Wednesday, March 26, 2014

Its Time To Disband The EPA

Dear Readers,

Just for the record, I was in High School when the Environmental Protection Agency was created.

The year was 1970 and President Richard Nixon, yes a Republican, decided that places like New York's Hudson River was worse than a septic tank.

I first noticed the EPA getting out of hand in the late 1970s. I was involved in industrial security and found that the EPA was already closing down businesses for being what was termed "non-compliant."

Later I found out that they had a lot of power and they were not hesitant on using it.

As for pushing such a radical environmentalist agenda, I believe it was during the Clinton years that the EPA would start violating the Constitutional Rights of Americans in some way or another.

Of course, there are those who will remind us of the years which the EPA has provided valuable service by requiring polluters to clean up their mess.

But frankly, at what expense -- our freedom? Let's be honest here, they have grown way too powerful and out of control.

Besides this agency turning everyday life into a federal crime, they can now take your property and rights with no stopping them.

Typical of any organization with with too much power, the EPA has become our Enemy

On  March 25th, a headline read "EPA clean water rule could extend agency’s reach over private property"

The report noted that an Environmental Protection Agency draft proposal could end up allowing the agency to regulate bodies of water, no matter how small, located on private property.

The proposal is intended to clarify the EPA's regulatory authority under the Clean Water Act.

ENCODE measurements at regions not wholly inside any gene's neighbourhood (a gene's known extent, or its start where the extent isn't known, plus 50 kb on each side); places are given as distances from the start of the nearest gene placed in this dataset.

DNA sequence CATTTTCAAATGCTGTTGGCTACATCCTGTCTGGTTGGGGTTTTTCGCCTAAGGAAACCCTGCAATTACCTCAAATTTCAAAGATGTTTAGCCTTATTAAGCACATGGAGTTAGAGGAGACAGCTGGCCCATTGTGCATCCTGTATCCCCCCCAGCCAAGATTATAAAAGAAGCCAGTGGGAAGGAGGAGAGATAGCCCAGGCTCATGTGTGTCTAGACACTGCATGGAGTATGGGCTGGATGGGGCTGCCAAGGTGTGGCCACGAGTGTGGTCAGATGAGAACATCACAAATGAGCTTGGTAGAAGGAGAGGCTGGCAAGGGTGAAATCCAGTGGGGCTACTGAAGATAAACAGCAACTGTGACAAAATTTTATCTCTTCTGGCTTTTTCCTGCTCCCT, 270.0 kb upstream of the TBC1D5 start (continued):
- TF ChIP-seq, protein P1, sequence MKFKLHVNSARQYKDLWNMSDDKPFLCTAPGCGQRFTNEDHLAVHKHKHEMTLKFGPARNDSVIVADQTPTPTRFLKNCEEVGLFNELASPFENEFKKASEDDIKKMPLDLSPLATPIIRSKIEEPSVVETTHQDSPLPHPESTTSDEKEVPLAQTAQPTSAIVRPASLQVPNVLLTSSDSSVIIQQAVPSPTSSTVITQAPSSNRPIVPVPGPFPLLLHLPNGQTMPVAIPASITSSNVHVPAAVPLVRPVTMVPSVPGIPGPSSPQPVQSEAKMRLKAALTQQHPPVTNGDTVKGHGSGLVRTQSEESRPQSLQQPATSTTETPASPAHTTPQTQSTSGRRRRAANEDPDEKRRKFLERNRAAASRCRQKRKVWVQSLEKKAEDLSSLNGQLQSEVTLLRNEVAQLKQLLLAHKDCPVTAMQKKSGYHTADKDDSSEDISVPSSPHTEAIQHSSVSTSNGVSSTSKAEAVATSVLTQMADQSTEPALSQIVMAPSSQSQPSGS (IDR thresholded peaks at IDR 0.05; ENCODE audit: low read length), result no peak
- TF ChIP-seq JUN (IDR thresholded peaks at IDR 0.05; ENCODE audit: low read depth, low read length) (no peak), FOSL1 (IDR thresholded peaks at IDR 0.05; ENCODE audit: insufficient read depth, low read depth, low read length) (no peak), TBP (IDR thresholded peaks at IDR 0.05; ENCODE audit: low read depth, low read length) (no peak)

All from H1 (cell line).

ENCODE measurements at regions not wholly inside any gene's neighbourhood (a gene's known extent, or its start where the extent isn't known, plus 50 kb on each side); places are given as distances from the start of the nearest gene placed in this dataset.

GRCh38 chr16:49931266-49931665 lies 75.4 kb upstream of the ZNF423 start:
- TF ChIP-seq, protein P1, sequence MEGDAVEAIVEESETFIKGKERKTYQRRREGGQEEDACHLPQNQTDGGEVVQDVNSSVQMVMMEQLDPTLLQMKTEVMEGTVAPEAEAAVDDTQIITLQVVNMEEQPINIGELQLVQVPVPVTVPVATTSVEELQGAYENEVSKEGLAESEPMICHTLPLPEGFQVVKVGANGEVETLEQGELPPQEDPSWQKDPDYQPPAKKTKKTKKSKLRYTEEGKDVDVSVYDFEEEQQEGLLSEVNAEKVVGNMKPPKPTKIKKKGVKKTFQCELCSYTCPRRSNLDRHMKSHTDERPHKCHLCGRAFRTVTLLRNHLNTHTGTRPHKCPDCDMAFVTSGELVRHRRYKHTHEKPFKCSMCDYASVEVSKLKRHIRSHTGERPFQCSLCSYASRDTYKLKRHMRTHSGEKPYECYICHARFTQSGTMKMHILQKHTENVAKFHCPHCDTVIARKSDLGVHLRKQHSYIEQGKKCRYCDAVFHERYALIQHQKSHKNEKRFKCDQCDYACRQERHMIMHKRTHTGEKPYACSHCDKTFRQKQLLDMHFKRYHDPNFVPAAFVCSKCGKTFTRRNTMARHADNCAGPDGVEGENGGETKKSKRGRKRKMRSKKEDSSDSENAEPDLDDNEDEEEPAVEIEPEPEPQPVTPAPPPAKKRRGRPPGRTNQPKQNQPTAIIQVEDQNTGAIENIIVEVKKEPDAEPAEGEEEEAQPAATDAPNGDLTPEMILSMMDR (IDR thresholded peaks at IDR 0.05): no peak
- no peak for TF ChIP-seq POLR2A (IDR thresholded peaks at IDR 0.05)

While the EPA argues that the rulemaking is necessary to clear up uncertainties left in the wake of two Supreme Court rulings, Republicans argue that the agency's action could amount to one of the biggest private property grabs in U.S. history.

"The 'waters of the U.S.' rule may be one of the most significant private property grabs in U.S. history," said Louisiana Republican Sen. David Vitter.

"Today’s rule also shows EPA picking and choosing the science they use. Peer review of the Agency’s connectivity report is far from complete, and yet they want to take another step toward outright permitting authority over virtually any wet area in the country, while at the same time providing a new tool for environmental groups to sue private property owners."

The EPA's draft rule defines "waters of the United States" as "traditional navigable waters; interstate waters, including interstate wetlands; the territorial seas; impoundments of traditional navigable waters, interstate waters, including interstate wetlands, the territorial seas, and tributaries, as defined, of such waters; tributaries, as defined, of traditional navigable waters, interstate waters, or the territorial seas; and adjacent waters, including adjacent wetlands."

But the agency also alludes to other bodies of water which could be regulated if they have a "significant nexus" to a "traditional navigable water, interstate water, or the territorial seas."

It is unclear what significant nexus means, but the EPA says it will provide one when the rule is published.

As expected, Environmental Extremists cheered the EPA’s regulatory draft, arguing that such rules were needed to clear up legal uncertainties and provide necessary protections.

But while the EPA says it will prove exemptions for the agriculture industry in its new rule, it will determine on a case by case basis whether or not other bodies of water, possibly those on private property, have a "significant nexus" to regulated water bodies.

Specifically, the EPA cites one previous Supreme Court decision in 2006 which said that even if water is impounded or dammed up it does not mean it is no longer under federal jurisdiction.

"As a matter of policy and law, impoundments do not de-federalize a water, even where there is no longer flow below the impoundment," the EPA states, adding that tributaries will get similar treatment.